This article is the first installment in The Sales Person’s Guide to Social Media blog series. Check back for new articles covering other social platforms.
Once upon a time, social media was just a casual place to chat with friends. Today, 75% of B2B buyers and 84% of C-level executives use social media when making a purchase decision. As the business professionals go-to social network, few social media networks impact buying decisions the way LinkedIn does. But, before you see ROI from a status update, you need to learn the best practices for this dynamic social selling tool. If you’re looking to create a LinkedIn presence that generates new leads and enhances relationships with current clients, here’s how to optimize your efforts:
Adhere to LinkedIn Etiquette
▪ Always caution on the side of professionalism
▪ Avoid sharing strong personal opinions
▪ Don’t treat it like Twitter or Facebook
▪ Don’t request endorsements from new connections
Before you start to message leads or optimize your profile, you need a full grasp of proper LinkedIn etiquette. It’s a thing, and not adhering to it can be costly. LinkedIn is home to professionals intent on building their brand, expanding their business, hiring for jobs and countless other business objectives. As such, any time you interact with other LinkedIn users – whether through public posts or private messages – you should always place professionalism first.
Optimize Your Profile
▪ Share your website and email in your profile summary
▪ Update your current position to include your company and title
▪ Use optimal sizing for background images (1584 x 396 px)
▪ Use optimal sizing for headshots (400 x 400 px)
One of two things happens when prospects visit your LinkedIn profile: they gain confidence in you, or they don’t. To avoid the latter option, spend a few minutes tightening it up. First, optimize the most visible parts of your profile – your profile pictures. Your headshot should be professional, yet inviting (smiles are encouraged), and your background image should add character without being too distracting. Next, optimize your headline and summary with concise verbiage that resonates with your target audience. Lastly, proofread your profile, as grammar errors are an immediate credibility killer.
Personalize Your Posts
▪ Share articles that provide a solution
▪ Tag relevant people or companies to boost post reach
▪ Use 50 to 100 characters in status updates
▪ Use optimal sizing for post images (1,200 x 630 px)
Too often salespeople hop on LinkedIn and begin to post content for the sake of having a visible presence. The central problem with this approach is that it doesn’t ring true to the people on the other side of the screen. In order drive real results you need to make sure that your posts speak to the pain points and needs of potential customers. For example, if you have a prospect in the automobile industry, share a case study from your company on a client in that industry. Also, the verbiage you use to explain links or photos you share should be authentic and in your voice, as anything that comes off as stale or contrived will get lost in the static.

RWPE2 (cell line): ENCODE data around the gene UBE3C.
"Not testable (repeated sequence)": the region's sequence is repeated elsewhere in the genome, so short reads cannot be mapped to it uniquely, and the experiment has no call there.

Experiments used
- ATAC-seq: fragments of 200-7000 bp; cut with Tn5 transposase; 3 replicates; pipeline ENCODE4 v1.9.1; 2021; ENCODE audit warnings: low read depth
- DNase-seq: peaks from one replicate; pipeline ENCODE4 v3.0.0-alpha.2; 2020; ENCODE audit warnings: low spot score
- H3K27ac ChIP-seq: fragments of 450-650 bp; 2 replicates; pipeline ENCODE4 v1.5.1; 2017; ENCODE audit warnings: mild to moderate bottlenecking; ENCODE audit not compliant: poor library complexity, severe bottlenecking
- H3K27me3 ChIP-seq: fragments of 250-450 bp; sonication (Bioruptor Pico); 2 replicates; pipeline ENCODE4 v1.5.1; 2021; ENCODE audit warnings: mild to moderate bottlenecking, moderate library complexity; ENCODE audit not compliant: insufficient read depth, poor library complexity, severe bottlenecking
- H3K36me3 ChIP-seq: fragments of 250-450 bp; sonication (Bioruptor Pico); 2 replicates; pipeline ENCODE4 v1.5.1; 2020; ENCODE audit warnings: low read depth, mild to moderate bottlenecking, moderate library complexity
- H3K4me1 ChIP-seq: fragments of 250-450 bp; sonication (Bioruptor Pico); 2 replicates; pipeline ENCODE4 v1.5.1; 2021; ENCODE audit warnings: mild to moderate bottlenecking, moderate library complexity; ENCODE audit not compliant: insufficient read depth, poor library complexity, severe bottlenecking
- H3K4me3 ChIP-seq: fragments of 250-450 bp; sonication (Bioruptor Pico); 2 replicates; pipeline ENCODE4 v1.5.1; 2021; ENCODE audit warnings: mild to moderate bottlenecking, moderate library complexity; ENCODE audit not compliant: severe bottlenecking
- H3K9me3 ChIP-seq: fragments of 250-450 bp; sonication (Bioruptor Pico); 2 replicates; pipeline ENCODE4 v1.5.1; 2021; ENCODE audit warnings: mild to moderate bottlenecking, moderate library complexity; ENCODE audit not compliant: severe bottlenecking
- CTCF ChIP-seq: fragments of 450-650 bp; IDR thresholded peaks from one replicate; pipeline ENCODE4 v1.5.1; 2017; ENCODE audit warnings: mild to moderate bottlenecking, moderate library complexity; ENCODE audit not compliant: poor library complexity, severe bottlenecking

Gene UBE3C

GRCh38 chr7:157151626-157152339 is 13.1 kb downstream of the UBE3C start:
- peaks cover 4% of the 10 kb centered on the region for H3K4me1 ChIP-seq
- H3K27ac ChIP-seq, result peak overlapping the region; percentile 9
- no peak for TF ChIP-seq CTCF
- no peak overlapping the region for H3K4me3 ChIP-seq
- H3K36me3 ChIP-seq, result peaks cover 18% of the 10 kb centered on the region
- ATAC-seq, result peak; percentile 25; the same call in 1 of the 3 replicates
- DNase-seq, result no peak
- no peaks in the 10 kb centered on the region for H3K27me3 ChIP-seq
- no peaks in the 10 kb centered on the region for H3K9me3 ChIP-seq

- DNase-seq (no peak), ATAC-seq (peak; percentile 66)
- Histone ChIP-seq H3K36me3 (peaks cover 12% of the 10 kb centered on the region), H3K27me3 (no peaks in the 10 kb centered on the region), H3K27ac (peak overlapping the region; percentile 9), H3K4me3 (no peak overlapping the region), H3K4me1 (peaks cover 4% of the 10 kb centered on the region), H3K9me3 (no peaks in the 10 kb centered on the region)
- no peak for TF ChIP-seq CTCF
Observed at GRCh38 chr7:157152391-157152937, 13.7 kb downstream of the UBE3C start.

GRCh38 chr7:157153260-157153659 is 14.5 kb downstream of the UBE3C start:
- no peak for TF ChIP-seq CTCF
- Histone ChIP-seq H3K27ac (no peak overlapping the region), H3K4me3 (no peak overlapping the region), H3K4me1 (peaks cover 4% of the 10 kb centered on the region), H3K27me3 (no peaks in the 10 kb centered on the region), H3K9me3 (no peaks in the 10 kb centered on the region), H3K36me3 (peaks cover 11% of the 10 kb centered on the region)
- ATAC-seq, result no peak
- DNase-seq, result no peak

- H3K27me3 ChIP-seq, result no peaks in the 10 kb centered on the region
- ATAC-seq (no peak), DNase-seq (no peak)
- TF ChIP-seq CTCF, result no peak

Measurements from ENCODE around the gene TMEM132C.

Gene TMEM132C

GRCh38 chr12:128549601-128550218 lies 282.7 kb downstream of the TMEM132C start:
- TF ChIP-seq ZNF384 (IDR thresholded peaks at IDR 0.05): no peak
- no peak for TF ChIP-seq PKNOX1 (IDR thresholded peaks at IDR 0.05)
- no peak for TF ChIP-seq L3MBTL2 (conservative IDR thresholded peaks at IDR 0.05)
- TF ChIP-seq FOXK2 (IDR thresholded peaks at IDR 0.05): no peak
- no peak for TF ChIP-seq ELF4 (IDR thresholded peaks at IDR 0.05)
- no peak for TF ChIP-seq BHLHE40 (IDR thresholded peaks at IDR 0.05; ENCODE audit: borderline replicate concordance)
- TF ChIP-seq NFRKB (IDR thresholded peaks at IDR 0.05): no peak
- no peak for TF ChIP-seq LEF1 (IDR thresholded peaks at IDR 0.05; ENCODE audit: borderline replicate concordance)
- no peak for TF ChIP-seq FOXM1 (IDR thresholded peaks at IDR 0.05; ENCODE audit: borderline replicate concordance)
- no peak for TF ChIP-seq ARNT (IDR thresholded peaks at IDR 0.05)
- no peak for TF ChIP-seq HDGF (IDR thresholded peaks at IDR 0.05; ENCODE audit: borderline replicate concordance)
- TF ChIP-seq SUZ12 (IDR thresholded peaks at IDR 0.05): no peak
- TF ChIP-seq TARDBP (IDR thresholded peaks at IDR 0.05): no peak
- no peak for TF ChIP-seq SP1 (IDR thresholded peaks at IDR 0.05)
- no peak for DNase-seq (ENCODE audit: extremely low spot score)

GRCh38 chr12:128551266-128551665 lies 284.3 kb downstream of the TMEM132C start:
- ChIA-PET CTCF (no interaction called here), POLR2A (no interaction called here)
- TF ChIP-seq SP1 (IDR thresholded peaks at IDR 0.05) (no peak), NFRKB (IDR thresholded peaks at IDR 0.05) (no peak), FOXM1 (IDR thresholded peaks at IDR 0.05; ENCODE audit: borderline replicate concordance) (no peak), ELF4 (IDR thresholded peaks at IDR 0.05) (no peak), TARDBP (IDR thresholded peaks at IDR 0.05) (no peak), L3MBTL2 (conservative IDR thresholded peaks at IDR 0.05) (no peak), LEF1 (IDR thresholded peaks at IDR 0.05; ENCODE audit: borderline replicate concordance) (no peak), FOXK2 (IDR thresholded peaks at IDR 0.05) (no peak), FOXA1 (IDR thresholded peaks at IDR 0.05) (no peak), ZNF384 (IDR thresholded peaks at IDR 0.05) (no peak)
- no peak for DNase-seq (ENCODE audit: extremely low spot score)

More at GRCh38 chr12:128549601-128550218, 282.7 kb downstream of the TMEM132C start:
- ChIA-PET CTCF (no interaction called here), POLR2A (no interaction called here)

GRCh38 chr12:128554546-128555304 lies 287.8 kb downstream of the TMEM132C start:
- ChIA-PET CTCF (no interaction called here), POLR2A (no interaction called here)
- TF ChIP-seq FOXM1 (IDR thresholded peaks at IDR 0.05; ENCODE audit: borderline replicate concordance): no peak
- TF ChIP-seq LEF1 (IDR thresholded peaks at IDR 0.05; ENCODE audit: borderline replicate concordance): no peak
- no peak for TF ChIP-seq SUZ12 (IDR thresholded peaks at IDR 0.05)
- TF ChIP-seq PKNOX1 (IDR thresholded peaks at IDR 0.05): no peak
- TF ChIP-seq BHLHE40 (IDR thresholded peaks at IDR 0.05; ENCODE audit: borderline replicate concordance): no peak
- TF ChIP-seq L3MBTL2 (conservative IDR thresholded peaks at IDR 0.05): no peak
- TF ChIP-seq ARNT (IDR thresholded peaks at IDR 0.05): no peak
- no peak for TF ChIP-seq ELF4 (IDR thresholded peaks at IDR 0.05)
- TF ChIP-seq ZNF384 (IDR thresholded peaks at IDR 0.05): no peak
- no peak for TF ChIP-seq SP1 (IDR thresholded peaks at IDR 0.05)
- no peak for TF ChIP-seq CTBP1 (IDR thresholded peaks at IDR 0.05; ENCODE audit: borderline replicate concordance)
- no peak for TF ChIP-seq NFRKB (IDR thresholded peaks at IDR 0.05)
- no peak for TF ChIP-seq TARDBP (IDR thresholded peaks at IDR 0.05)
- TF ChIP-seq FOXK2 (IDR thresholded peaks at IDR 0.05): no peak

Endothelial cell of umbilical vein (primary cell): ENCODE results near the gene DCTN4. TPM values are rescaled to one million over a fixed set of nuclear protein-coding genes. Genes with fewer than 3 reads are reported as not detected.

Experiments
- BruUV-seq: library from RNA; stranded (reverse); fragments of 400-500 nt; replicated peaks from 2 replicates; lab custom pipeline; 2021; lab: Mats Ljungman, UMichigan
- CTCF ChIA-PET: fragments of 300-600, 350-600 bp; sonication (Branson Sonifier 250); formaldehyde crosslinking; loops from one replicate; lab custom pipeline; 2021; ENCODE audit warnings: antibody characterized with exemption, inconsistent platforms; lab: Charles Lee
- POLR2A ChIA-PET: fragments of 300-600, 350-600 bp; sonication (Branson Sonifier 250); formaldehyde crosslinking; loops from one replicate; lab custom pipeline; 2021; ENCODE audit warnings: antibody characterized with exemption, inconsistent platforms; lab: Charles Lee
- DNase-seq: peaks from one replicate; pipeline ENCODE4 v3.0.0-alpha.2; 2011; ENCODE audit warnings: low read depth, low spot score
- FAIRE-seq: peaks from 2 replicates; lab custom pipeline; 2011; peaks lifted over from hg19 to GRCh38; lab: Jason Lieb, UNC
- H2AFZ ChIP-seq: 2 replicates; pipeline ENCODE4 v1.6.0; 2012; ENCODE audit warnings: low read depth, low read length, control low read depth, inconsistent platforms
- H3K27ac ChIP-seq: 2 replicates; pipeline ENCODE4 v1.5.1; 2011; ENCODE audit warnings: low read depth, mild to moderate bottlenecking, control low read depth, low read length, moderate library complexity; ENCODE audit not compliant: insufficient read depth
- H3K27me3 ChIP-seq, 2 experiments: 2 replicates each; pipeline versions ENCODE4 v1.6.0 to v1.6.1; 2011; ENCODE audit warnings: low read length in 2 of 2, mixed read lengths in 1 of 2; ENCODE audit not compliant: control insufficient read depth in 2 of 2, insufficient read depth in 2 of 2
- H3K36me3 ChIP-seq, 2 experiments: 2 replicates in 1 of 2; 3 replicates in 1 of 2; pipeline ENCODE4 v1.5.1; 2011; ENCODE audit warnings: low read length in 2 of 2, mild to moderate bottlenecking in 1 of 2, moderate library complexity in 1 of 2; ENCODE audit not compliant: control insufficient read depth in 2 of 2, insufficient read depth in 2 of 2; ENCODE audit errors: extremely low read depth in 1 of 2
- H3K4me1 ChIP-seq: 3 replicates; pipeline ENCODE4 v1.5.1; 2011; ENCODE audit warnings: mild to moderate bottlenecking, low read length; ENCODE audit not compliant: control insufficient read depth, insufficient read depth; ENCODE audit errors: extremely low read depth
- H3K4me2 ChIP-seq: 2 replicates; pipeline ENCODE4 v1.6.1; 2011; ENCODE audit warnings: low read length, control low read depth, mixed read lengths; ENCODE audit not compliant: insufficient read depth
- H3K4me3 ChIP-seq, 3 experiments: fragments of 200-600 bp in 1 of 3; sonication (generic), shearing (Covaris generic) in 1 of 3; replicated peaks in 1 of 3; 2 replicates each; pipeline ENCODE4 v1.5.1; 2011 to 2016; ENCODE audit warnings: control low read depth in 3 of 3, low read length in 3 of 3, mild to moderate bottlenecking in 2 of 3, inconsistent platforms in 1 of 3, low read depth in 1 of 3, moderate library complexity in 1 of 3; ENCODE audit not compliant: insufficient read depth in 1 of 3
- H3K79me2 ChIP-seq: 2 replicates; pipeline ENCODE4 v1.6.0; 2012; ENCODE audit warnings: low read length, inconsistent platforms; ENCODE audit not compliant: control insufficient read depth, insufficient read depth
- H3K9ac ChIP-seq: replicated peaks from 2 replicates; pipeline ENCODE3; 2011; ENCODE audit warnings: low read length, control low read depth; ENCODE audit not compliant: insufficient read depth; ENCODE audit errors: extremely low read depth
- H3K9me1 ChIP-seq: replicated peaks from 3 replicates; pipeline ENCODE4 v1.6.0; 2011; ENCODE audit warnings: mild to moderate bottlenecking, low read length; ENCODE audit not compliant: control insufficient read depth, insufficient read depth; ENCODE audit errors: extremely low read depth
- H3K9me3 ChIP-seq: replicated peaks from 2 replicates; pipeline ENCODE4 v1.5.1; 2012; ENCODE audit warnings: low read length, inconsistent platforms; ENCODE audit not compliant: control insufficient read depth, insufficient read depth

Send Messages That Stick
▪ Avoid sending stale mass messages
▪ Optimize your headlines to include value-driven verbiage
▪︎ Include a signature with your contact info at the bottom
▪ Respond promptly to messages
LinkedIn messages can be a powerful tool for connecting with customers and prospects, but it can also lead to sales pitfalls when misused. In order to send messages that stick with prospects, you need to have a strategic approach. First off, if you’re going to repurpose a message with a high success rate, it’s best to customize a few areas to avoid sounding stale and impersonal. Additionally, write headlines with concise value-driven verbiage to let the person on the other end know why they should be excited to open it. Don’t get too carried away though, as hyperbolic headers are an easy way to get treated as spam.
Join Relevant Groups
▪ Join groups with professionals in your target audience
▪ Don’t be spammy or push sales too hard, or you’ll get the boot
▪ Reply to questions from group member’s to build rapport
▪ Avoid promoting products or services
LinkedIn Groups are hubs for like-minded professionals in the same industry or with similar interests to share ideas, find answers, post relevant content and so much more! As a sales professional, LinkedIn Groups present several different opportunities. First and foremost, they’re a great place to network and make initial connections. Secondly, outside of building pipeline, they’re a great place to get ideas and ask opinions on new sales trends, techniques and industry reports, which will help you evolve your process.
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